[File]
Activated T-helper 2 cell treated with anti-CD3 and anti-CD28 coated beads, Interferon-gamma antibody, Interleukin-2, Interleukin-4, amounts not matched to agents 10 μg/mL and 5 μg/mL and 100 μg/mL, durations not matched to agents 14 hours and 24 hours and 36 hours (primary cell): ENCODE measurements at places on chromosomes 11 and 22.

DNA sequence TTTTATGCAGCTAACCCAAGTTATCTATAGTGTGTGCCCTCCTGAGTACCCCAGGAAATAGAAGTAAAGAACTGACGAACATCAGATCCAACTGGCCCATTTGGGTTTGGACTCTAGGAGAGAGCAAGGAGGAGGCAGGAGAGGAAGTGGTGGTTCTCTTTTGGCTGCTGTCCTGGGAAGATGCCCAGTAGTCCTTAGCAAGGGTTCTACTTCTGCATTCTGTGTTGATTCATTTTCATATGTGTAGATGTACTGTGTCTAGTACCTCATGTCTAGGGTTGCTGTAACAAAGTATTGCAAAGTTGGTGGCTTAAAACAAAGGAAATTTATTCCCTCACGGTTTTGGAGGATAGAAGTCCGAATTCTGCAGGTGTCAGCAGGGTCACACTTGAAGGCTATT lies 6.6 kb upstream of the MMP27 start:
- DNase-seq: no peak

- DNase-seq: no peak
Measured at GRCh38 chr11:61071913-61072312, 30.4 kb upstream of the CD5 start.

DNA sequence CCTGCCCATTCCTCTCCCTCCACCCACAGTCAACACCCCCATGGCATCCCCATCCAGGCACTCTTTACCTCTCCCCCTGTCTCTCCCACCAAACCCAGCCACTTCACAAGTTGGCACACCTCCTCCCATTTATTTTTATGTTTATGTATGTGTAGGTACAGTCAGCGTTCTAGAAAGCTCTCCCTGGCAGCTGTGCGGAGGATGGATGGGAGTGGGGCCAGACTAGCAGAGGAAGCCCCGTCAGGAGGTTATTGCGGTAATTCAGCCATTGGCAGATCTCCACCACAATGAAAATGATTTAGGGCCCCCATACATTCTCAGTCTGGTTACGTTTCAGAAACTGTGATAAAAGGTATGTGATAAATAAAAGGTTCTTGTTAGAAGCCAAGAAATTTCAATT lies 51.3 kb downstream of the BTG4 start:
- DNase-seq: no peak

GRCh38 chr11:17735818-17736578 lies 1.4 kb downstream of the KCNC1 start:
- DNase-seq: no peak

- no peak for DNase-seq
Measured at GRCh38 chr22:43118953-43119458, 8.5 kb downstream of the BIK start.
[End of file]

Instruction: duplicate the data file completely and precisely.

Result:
Activated T-helper 2 cell treated with anti-CD3 and anti-CD28 coated beads, Interferon-gamma antibody, Interleukin-2, Interleukin-4, amounts not matched to agents 10 μg/mL and 5 μg/mL and 100 μg/mL, durations not matched to agents 14 hours and 24 hours and 36 hours (primary cell): ENCODE measurements at places on chromosomes 11 and 22.

DNA sequence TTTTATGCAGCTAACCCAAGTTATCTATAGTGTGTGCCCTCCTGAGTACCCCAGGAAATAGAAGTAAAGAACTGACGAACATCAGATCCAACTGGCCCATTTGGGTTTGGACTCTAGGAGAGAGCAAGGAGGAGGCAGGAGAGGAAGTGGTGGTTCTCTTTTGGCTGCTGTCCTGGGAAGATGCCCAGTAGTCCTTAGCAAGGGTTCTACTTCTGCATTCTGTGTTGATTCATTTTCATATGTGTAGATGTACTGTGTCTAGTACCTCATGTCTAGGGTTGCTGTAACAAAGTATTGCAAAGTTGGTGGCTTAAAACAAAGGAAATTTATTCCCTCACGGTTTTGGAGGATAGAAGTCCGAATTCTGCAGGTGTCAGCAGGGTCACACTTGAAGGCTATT lies 6.6 kb upstream of the MMP27 start:
- DNase-seq: no peak

- DNase-seq: no peak
Measured at GRCh38 chr11:61071913-61072312, 30.4 kb upstream of the CD5 start.

DNA sequence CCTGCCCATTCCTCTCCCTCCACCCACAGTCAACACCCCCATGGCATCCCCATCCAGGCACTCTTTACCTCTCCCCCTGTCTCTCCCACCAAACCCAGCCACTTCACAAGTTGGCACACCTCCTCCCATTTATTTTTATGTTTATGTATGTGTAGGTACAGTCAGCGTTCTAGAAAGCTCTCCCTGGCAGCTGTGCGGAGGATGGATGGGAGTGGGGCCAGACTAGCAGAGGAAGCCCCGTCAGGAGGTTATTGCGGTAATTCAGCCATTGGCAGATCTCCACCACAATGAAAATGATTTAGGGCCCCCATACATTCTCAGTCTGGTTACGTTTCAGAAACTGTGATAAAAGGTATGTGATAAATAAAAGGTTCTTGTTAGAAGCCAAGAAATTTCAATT lies 51.3 kb downstream of the BTG4 start:
- DNase-seq: no peak

GRCh38 chr11:17735818-17736578 lies 1.4 kb downstream of the KCNC1 start:
- DNase-seq: no peak

- no peak for DNase-seq
Measured at GRCh38 chr22:43118953-43119458, 8.5 kb downstream of the BIK start.